Your mother was right: wash your hands and you'll live a clean life.
Two new multicenter studies published in the New England Journal of Medicine on Jan. 7, and reported in the New York Times, take that homily to heart, showing that cleanliness is critical for people who are going into the hospital for surgery--and that screening and scrubbing pre-surgical patients can help to prevent some common infections.
In one study, some 500 patients who were scheduled for surgery and tested positive with nasal swabs for a common bacteria, staphylococcus aureus, were treated with an antibiotic ointment and special soap within 24 hours of being admitted to the hospital. After surgery, they were 60 percent less likely to develop infections than patients who were given a placebo ointment and soap.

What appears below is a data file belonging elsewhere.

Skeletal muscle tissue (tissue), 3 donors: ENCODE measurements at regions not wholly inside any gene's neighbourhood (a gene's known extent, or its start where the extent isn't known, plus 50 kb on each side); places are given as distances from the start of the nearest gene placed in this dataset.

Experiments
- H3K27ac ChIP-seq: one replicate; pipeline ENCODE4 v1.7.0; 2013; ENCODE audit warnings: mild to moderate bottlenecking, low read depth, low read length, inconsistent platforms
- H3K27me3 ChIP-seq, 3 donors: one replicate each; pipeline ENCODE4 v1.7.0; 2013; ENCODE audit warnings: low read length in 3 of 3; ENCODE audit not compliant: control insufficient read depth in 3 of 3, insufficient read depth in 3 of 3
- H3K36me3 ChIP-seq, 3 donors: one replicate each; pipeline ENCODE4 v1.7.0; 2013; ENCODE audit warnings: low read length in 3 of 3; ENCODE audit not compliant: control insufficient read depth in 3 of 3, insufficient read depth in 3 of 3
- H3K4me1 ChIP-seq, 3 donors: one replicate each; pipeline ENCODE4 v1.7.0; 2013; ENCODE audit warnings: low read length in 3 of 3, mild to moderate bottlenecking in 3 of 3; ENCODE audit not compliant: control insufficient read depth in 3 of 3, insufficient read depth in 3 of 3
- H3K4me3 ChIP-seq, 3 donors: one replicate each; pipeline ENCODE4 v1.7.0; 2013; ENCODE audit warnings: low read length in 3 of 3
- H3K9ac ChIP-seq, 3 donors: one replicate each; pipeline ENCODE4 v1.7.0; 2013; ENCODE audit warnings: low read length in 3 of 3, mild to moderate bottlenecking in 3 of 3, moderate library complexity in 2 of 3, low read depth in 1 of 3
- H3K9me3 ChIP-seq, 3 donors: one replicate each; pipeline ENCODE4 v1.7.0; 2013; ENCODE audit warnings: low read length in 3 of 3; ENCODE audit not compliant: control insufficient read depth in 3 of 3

In the second study, some 800 patients whose skin was cleaned with a special chlorhexidine-alcohol solution prior to surgery got 40 percent fewer infections than those who were scrubbed with a standard disinfectant.
Writing in a NEJM editorial, Richard P. Wenzel, MD, an infectious disease specialist at Virginia Commonwealth University, noted that the Centers for Disease Control and Prevention have long recommended chlorhexidine-alcohol as a prophylactic approach. Both studies, he added, "offer remarkably safer strategies for all patients who require surgery."